How much should we be concerned about road dust?
A major problem associated with the estimated 1.6 million miles of unpaved roads in the United States is dust. This dust can contribute to a)
roadway safety problems due to impaired visibility, b) reduced roadway longevity due to a loss of surfacing/binding materials, c) reduced
vehicle life due to the overwhelming presence of abrasive particulates in the air, and d) environmental health issues due to the many negative
impacts of particulate matter in the atmosphere. According to the US Environmental Protection Agency, road dust is a major source of particulate
matter in the atmosphere (second largest source of- PM 2.5, largest source of PM 10). Presently, there is no focused source of information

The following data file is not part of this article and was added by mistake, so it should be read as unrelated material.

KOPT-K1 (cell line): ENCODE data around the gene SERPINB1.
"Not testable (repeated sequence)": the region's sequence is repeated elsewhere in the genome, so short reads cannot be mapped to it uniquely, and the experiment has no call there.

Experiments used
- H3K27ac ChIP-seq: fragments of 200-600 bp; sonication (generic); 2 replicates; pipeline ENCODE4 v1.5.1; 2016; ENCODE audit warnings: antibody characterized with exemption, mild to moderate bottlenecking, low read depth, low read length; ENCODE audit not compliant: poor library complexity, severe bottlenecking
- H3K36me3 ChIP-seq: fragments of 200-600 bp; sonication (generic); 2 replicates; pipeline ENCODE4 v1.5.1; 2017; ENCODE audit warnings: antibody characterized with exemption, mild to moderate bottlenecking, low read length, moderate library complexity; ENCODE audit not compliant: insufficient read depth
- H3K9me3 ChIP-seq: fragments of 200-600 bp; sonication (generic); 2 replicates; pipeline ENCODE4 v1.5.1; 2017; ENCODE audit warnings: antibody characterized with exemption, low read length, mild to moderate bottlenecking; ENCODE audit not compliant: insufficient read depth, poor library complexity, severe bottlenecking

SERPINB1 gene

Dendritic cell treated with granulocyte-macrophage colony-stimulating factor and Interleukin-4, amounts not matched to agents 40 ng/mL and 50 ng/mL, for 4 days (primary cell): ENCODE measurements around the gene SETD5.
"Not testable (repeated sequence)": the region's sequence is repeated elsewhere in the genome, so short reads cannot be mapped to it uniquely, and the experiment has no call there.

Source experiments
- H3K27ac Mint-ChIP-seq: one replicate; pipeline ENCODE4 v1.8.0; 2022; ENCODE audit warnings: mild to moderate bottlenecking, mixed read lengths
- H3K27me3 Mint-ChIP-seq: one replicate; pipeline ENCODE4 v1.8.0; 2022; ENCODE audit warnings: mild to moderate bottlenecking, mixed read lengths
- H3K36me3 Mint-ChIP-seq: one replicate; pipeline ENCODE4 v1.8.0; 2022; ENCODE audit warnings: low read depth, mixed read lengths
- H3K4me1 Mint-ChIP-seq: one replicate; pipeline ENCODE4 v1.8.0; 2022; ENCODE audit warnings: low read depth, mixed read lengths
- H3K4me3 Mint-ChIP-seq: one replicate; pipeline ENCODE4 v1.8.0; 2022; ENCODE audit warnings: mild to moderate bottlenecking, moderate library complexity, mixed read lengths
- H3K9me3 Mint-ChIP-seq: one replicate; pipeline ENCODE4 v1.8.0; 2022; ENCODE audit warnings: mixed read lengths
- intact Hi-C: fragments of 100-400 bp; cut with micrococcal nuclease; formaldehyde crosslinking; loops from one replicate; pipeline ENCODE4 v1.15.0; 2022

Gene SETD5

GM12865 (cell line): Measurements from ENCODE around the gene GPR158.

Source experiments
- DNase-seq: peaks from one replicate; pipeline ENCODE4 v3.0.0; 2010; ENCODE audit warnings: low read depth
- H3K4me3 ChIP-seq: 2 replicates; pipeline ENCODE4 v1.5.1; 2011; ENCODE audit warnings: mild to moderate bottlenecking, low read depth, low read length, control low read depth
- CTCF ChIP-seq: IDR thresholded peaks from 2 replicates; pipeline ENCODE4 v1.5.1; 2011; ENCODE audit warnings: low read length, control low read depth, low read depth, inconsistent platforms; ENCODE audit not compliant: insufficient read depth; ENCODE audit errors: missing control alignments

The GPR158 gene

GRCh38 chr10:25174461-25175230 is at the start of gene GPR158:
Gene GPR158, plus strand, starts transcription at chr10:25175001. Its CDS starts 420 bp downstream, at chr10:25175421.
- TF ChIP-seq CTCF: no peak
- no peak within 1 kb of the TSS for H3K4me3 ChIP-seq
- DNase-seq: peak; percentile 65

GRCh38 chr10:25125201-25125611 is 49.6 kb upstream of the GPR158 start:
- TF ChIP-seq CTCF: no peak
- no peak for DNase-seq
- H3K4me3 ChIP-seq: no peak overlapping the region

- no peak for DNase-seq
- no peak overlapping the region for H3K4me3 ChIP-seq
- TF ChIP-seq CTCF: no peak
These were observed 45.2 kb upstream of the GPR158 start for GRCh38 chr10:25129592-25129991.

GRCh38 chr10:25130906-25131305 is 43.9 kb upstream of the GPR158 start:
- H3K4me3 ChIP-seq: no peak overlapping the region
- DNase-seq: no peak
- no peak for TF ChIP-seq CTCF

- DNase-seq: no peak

to help transportation agencies address road dust related issues, and no focused agenda/organization to advance the state-of-the-practice
in mitigating these issues.
Working Toward a Solution
In 2010, following on the heels of a successful national Road Dust Management and Future Needs Conference (2008) and Road Dust Survey
and Scan Tour (2010), the Western Transportation Institute began preparations for the organization of a Road Dust Institute. Joined by the
University of Nevada - Las Vegas, University of California - Davis, the Alaska University Transportation Center and the Federal Highway
Administration's Central Federal Lands Highway Division, the Dust Institute will collect, store, and distribute information, discuss challenges
and needs, and conduct research related to road dust. To accomplish this goal a strategic plan, business plan, and marketing plan will be
developed to help establish the Road Dust Institute as a viable association dedicated to improving road dust management in rural transportation,
and to develop a website to house dust-related information, as well as engage the road dust abatement community as a whole.
- Air Quality
- Dust Suppression
- Soil Stabilization
- Test Methods / Spec Development